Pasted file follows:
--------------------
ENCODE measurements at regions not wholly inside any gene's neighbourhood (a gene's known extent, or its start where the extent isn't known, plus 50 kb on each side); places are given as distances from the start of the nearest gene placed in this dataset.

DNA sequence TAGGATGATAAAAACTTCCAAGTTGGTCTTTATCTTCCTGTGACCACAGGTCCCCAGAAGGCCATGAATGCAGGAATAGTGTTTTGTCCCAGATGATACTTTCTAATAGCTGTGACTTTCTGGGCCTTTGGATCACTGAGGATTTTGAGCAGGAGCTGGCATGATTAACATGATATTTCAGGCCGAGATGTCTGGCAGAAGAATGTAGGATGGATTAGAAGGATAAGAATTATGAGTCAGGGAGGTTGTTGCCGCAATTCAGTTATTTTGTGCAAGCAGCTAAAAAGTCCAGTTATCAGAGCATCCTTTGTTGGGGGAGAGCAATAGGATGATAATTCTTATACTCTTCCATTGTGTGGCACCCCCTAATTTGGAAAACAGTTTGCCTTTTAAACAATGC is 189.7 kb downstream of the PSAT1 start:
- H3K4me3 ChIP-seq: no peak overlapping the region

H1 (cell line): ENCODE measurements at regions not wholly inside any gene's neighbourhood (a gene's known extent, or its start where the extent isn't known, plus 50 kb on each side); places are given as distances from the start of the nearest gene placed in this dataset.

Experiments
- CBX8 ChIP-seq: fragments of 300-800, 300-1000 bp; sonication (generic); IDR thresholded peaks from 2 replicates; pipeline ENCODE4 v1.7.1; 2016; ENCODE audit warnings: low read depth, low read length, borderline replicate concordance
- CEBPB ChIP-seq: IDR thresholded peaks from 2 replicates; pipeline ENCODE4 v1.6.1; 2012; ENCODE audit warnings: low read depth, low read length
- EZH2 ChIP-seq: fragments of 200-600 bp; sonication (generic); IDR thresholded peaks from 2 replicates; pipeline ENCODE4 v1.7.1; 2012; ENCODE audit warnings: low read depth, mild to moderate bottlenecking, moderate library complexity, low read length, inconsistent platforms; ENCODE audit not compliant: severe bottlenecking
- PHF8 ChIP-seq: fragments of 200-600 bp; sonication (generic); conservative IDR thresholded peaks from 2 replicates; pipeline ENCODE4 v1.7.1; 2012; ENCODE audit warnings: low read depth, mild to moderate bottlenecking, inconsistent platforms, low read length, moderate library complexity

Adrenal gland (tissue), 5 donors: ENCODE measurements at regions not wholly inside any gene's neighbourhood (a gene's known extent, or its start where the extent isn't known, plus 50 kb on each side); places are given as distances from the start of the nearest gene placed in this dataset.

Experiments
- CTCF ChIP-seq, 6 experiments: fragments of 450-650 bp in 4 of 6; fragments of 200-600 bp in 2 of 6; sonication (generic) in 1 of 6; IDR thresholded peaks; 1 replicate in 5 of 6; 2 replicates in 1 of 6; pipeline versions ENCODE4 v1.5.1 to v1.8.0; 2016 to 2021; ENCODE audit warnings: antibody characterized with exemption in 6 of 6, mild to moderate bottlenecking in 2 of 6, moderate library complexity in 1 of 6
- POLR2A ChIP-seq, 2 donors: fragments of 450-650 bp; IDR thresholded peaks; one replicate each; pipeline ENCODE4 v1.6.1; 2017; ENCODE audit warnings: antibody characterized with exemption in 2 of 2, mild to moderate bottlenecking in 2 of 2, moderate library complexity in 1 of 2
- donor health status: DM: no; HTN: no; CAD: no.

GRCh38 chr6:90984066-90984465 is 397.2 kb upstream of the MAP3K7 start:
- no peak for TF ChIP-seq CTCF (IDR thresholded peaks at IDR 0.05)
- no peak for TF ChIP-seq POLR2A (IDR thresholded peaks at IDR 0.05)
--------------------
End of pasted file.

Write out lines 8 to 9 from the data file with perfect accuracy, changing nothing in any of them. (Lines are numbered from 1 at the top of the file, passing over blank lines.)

- EZH2 ChIP-seq: fragments of 200-600 bp; sonication (generic); IDR thresholded peaks from 2 replicates; pipeline ENCODE4 v1.7.1; 2012; ENCODE audit warnings: low read depth, mild to moderate bottlenecking, moderate library complexity, low read length, inconsistent platforms; ENCODE audit not compliant: severe bottlenecking
- PHF8 ChIP-seq: fragments of 200-600 bp; sonication (generic); conservative IDR thresholded peaks from 2 replicates; pipeline ENCODE4 v1.7.1; 2012; ENCODE audit warnings: low read depth, mild to moderate bottlenecking, inconsistent platforms, low read length, moderate library complexity